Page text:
Anti-Federalists Essay

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    The Anti-Federalist put up a long and hard fight, however, they were not as organized as the Federalists. While the Anti- Federalist had great concerns about the Constitution and National government, the Federalist had good responses to combat these concerns. The Federalist were and for the Constitution and feel the Article of Confederation were not worth ratifying, these should be scrapped altogether. They felt that the Articles limited the power of congress, because congress had to request cooperation

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    The Federalist and Anti-Federalist papers were created in response to the United States Constitution. In 1787, the Second Continental Congress called for a federal convention. This meeting in Philadelphia came to create the U.S Constitution. It originally was held to revise the Articles of Confederation, but due to the mindsets of many proponents present at the convention, like Alexander Hamilton and James Madison, and the vision of creating a new government rather than fixing the old one, the United

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    Anti Federalist Papers

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    The Federalist Papers established the definition of a Republic that would govern by the representation of the people and the interest of the society. Based on the principles of Democracy, the Federalist Papers established the acquisition of power by the decision of the population to “choose a body of citizens whose wisdom may best discern the true interest of the country and whose patriotism and love of justice will be at least likely to sacrifice it to temporary and partial considerations”, the

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    the subject of numerous debates. The contending groups consisted of Federalists, those who supported ratification, and Anti-Federalists, those opposed to the constitution. Each group published a series of letters known as the Federalist and Anti-Federalist Papers. The Anti-Federalist papers objected to provisions of the proposed constitution while the Federalist Papers defended the rationale behind the document. Anti-Federalist objections included that; the United States was too extensive to be

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    Anti Federalists vs. Federalists (Paper #1) The Federalists and the Anti - Federalists played an indispensable part in the establishment of the American Constitution. Federalists were supporters of the constitution, while Anti federalist were against the ratification of the Constitution. Federalists believed in the idea of a larger heterogeneous republic whereas anti federalists wanted a small homogenous republic. Famous federalists like James Madison, John Jay and Alexander Hamilton are responsible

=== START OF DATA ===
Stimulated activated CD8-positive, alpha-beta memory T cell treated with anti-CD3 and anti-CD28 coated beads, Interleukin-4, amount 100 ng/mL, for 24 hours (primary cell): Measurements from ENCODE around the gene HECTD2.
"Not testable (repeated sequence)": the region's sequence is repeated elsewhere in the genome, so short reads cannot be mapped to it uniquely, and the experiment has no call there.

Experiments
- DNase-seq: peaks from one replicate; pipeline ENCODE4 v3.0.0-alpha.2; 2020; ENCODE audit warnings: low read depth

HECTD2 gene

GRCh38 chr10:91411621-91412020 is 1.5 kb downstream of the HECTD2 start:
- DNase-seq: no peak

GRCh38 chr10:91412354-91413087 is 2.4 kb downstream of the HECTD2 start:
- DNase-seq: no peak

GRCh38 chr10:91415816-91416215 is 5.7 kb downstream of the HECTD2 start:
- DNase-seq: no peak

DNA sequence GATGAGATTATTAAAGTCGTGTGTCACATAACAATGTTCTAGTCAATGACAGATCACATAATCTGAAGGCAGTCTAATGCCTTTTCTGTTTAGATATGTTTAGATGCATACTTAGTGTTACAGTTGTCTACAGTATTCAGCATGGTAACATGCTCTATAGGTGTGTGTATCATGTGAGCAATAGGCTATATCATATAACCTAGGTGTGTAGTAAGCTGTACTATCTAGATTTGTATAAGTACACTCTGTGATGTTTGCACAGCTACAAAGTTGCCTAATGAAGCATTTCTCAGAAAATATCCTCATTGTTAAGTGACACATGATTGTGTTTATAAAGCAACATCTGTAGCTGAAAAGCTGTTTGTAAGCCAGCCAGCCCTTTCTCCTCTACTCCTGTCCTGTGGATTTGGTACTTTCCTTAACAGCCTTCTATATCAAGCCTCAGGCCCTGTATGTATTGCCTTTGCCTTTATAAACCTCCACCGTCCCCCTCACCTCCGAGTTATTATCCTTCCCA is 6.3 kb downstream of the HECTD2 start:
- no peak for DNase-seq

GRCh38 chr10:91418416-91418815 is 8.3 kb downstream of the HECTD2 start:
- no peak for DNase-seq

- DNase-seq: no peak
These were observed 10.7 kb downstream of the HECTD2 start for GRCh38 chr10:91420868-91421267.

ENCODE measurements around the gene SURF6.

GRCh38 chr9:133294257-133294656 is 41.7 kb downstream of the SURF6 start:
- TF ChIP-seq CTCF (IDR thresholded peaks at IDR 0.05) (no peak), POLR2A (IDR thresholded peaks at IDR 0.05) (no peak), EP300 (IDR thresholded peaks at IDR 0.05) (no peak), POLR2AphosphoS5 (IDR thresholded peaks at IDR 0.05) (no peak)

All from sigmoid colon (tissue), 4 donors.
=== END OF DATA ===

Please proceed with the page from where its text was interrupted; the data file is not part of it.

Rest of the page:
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    Beliefs of the Anti-Federalists Essay

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    The name, Anti-Federalists is not the best-suited name for what they truly are, or what they believe in. “They are called the Anti-Federalists, but it should be made clear at once that they were not Anti-Federal at all.” (Main xi) Originally, the word federalist, meant anyone who supported the Articles of Confederation. The term “Anti-Federalist” was placed on them to portray them as people who did not agree with the Federal Government, which was exactly opposite of what they are. According

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    The Federalist and Anti-Federalist Establishing an effective system of government has proven to be an obstacle for centuries. Fortunately, the Founding Father recognized the common flaws of governments, as did many common men in the colonies. Consequently, the ratification of the constitution was vital for a healthy governmental system, though it did bring about much debate and persuasion. There were two main positions which people took during the ratification, those being the Anti-Federalist

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    Although independence was just won, the country still needed protection from other hostile countries. Besides protecting the country from foreign enemies, the Anti-Federalists wanted to protect the American people from its own government. In fact, the “Anti-Federalists were especially concerned with preserving for ordinary citizens the ability to participate in government” (Amar). After all, the Revolutionary War was fought in order to gain freedom from oppression. However, by giving all of the power

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    have been addressed sufficiently. These discussions and debates often took place between two specific groups, the Federalists, and their opponents who they termed the Anti-Federalists. However, these so-called Anti-Federalists would have referred to themselves as Democratic Republicans or Federal Republicans, so they will be referenced in this vein. On the side of the Federalists were men such as James Madison, Alexander Hamilton, George Washington, Gouverneur Morris, and other proponents of a

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    entrancing and most basic in context of the way that Madison soon halted to be one of the Federalists who had confidence in a one-party structure, and transformed into Jefferson's most dynamic lieutenant in sorting out in confinement the Democratic-Republican Party, which was decidedly Anti-Federalist and took control after 1800 (Madison.at.al.2008). Madison begins possibly the most surely understood of the Federalist papers by communicating that a standout amongst the most grounded conflicts for the

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